The shift registers 2 and 3 can be constituted by conventional 2-, 3- or 4-phase charge-coupled devices. For the sake of clarity, the electrodes of these registers are not shown in FIG. 1.
FIG. 3 shows a sectional view in the longitudinal direction of a part of one of the parallel registers 4. The device is in the form of an n-channel surface CCD and comprises a semiconductor body 11, which is entirely or at least in part of the p-type. The surface 12 is provided with a thin insulating layer 13 of, for example, silicon oxide, which constitutes the gate dielectric. The electrode system comprises a series of clock electrodes 14, which each comprise a transfer part 14a and a storage part 14b. The electrodes 14 can be manufactured in known manner in a two-layer overlapping wiring, in which event, for example, the transfer parts 14b are made of a polycrystalline silicon layer and the transfer parts 14a are made of a second polycrystalline silicon layer or of an aluminum layer. Each transfer electrode is conductively connected to the righthand storage electrode. In order to obtain a potential barrier below the transfer parts 14a, zones 15 can be provided in the semiconductor body having the same conductivity type as and a higher doping than the surrounding parts of the semiconductor body 11. Instead of zones 15, other means generating a potential barrier, such as, for example, thicker oxide below the transfer electrodes 14a or separate voltage sources, may also be used.
FIG. 3 shows also diagrammatically the clock lines, through which the clock voltages are supplied to the electrodes, as well as the outputs 9 of the shift register supplying the clock voltages φ.sub.1, φ.sub.2, . . . φ.sub.10. The clock lines themselves will also be designated by R.sub.1, R.sub.2, R.sub.3 . . . etc. for the sake of simplicity. In the drawing, in which the charge transport takes place from the left to the right, the electrode 14 of the lefthand side is conductively connected to R.sub.10, the next electrode to R.sub.9, the next electrode to R.sub.8, etc. The last electrode but one shown is connected to R.sub.1, the next electrode again to R.sub.10, etc. In order to vary the storage capacity, at least one clock line, in the present embodiment the clock line R.sub.6, is connected to a switch 15 shown only diagrammatically, by means of which R.sub.6 can be connected to either (φ.sub.6) or another terminal 9, in the present embodiment (φ.sub.2).
In the case in which the maximum storage capacity of the device should be utilized, for example with the use as frame memory in a system having 625 picture lines, the switch 16 is adjusted to the position in which the clock φ.sub.6 is applied to the clock line R.sub.6 and to the electrodes connected thereto.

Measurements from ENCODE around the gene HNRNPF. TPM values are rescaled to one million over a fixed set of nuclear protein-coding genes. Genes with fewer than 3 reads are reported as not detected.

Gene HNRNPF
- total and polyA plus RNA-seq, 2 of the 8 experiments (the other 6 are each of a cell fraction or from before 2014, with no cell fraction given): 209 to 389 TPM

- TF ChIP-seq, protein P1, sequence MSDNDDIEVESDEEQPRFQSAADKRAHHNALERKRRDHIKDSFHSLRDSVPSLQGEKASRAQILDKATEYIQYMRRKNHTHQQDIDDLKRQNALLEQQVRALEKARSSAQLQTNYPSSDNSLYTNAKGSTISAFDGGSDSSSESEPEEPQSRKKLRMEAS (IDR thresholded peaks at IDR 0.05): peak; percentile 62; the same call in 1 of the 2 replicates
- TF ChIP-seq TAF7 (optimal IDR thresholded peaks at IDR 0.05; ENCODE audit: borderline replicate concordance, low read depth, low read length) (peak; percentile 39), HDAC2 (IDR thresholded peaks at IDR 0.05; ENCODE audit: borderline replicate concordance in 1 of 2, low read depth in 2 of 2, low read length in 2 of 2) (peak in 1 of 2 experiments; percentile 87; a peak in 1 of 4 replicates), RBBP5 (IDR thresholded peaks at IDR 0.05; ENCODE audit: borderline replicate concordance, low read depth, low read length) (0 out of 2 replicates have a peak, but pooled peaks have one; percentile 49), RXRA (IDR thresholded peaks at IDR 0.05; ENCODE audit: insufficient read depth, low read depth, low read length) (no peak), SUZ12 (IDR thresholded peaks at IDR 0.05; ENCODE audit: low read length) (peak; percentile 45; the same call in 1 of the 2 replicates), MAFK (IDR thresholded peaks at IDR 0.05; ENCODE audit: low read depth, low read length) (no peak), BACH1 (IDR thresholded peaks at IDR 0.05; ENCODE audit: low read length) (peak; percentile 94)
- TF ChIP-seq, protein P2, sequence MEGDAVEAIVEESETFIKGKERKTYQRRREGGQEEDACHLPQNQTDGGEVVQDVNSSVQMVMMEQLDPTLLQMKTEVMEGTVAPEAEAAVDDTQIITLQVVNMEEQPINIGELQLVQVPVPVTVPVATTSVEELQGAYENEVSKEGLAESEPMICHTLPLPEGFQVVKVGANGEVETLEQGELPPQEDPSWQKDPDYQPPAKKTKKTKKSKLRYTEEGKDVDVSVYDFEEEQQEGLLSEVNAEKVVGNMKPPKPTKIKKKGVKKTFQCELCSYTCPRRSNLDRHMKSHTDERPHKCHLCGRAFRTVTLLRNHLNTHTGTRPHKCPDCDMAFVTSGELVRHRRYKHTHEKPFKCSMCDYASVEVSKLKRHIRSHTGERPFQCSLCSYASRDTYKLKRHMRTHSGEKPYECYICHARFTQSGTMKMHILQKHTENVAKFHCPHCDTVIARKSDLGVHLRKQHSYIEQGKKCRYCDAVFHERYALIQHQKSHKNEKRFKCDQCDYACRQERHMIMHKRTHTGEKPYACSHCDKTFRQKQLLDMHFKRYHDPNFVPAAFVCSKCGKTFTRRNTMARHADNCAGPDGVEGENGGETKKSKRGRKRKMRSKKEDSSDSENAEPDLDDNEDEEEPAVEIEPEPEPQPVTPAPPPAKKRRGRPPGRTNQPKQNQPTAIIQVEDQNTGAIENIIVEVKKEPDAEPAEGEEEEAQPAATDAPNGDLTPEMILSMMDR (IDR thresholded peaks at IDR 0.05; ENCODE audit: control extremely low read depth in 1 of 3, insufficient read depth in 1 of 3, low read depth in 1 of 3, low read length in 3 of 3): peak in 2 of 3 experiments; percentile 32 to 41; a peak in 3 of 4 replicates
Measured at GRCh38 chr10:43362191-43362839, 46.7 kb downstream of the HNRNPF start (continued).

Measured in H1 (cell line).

The device is then operated in the usual one-electrode/bit mode. FIG. 4 shows the clock voltages applied to the electrodes (clock lines) R.sub.1,R.sub.2 . . . R.sub.10 as a function of the time t. As appears from FIG. 4, the electrodes are for most of the time at a low rest level which is chosen so that in this condition charge can be stored below the electrodes. Only during charge transport, the potential varies due to a voltage pulse moving at a regular speed along the row of electrodes. For explanation of the operation, FIG. 6 shows the potential distribution as occurring in the part shown in FIG. 3 for two instants t.sub.1 and t.sub.2. The potential barriers correspond to the transfer electrodes 14a, while the potential wells correspond to the storage parts 14b. The shaded area in FIG. 6 represents electrical charge, i.e. information. In the condition in which the maximum storage capacity of the memory is utilized, nine charge packets and a single empty site occur for each group of ten electrodes 14. Before the instant t.sub.1, this empty site was situated below R.sub.5. At t.sub.1 (cf. also FIG. 4), the voltage pulse is applied to R.sub.5, as a result of which the potential well (and barrier) below R.sub.5 becomes deeper. The charge stored below the adjacent electrode 14 (R.sub.6) can now flow on to the potential well below R.sub.5. This is shown diagrammatically in FIG. 6 (t.sub.1) by the arrow 18. The site below R.sub.5 is now filled again with information and the empty site, which was initially situated below R.sub.5, has shifted to the right below R.sub.6. In the analogous manner, the charge packet stored below R.sub.7 is shifted at t.sub.2 to the right when the voltage pulse is applied to R.sub.6. The empty site was then shifted again by an electrode further to the left.
The overall period in which a charge packet (bit) is stored in the memory or at least in the parallel section thereof amounts to the number of storage sites in the parallel section multiplied by the duration for which a bit is stored in one given storage site. This time duration is indicated in FIG. 4 by Δt and is equal to the time duration between a pulse at the electrode R.sub.i and the subsequent pulse at the electrode R.sub.i -1. It can be readily verified that in an n-phase system the passage time for a charge packet through a group of n electrodes is equal to (n-1)T, where T is the inverse value of the clock frequency of R.sub.i.